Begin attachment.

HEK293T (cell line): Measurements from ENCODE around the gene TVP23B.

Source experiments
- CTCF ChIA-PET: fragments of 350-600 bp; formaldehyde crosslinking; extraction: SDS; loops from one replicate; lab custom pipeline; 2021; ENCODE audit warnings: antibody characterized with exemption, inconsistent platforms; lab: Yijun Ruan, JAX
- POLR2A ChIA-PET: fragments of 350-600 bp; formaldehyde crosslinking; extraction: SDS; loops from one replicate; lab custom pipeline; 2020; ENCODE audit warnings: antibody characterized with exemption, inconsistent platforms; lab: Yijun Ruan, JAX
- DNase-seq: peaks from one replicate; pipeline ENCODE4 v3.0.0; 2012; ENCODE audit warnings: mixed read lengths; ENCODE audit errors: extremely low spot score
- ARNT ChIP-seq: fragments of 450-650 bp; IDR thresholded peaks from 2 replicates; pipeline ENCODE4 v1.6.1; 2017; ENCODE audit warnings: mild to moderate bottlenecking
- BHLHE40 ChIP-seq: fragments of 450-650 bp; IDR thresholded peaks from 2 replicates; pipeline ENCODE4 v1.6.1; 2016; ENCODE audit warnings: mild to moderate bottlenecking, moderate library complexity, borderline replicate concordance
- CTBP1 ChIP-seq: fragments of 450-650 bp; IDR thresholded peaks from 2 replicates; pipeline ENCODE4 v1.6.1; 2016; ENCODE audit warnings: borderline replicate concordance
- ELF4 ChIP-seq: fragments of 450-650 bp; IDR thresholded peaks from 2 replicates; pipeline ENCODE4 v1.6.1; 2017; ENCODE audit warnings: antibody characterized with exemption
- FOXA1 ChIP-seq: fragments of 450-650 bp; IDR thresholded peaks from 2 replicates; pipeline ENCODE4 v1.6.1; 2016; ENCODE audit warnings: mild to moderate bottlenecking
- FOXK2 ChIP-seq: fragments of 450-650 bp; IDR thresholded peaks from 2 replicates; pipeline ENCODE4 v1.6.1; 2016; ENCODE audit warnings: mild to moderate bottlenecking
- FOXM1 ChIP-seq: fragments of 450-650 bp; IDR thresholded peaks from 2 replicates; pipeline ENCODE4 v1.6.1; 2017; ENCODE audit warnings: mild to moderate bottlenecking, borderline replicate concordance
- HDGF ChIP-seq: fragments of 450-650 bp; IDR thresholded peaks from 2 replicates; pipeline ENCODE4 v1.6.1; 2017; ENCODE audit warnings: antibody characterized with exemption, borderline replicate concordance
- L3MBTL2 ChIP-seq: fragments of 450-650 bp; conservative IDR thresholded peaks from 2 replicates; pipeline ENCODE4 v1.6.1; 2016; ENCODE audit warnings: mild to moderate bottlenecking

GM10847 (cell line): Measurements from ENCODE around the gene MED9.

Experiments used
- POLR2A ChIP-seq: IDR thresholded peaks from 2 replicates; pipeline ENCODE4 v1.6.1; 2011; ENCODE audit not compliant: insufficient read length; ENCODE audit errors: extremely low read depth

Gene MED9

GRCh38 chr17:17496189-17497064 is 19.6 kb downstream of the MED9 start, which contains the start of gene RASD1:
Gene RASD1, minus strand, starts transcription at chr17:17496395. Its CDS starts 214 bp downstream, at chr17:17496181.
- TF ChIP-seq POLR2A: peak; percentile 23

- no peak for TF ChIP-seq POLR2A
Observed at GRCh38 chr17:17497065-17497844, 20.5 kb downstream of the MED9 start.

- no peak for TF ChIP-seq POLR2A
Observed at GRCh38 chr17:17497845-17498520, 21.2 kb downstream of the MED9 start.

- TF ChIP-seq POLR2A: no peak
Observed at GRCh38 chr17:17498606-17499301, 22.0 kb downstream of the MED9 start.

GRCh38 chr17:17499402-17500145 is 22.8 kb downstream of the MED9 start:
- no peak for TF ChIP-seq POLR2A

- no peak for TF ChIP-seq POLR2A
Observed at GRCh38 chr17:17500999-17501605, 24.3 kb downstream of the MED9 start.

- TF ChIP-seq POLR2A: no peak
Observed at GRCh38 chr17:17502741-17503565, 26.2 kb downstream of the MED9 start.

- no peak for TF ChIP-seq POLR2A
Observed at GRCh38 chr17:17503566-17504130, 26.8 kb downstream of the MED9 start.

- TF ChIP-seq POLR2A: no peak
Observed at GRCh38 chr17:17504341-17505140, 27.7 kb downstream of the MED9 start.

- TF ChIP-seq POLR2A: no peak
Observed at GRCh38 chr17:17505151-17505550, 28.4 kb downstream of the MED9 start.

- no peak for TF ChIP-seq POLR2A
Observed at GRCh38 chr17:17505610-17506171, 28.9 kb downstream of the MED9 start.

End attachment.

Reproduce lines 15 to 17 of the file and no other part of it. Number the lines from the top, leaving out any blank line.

GM10847 (cell line): Measurements from ENCODE around the gene MED9.

Experiments used
- POLR2A ChIP-seq: IDR thresholded peaks from 2 replicates; pipeline ENCODE4 v1.6.1; 2011; ENCODE audit not compliant: insufficient read length; ENCODE audit errors: extremely low read depth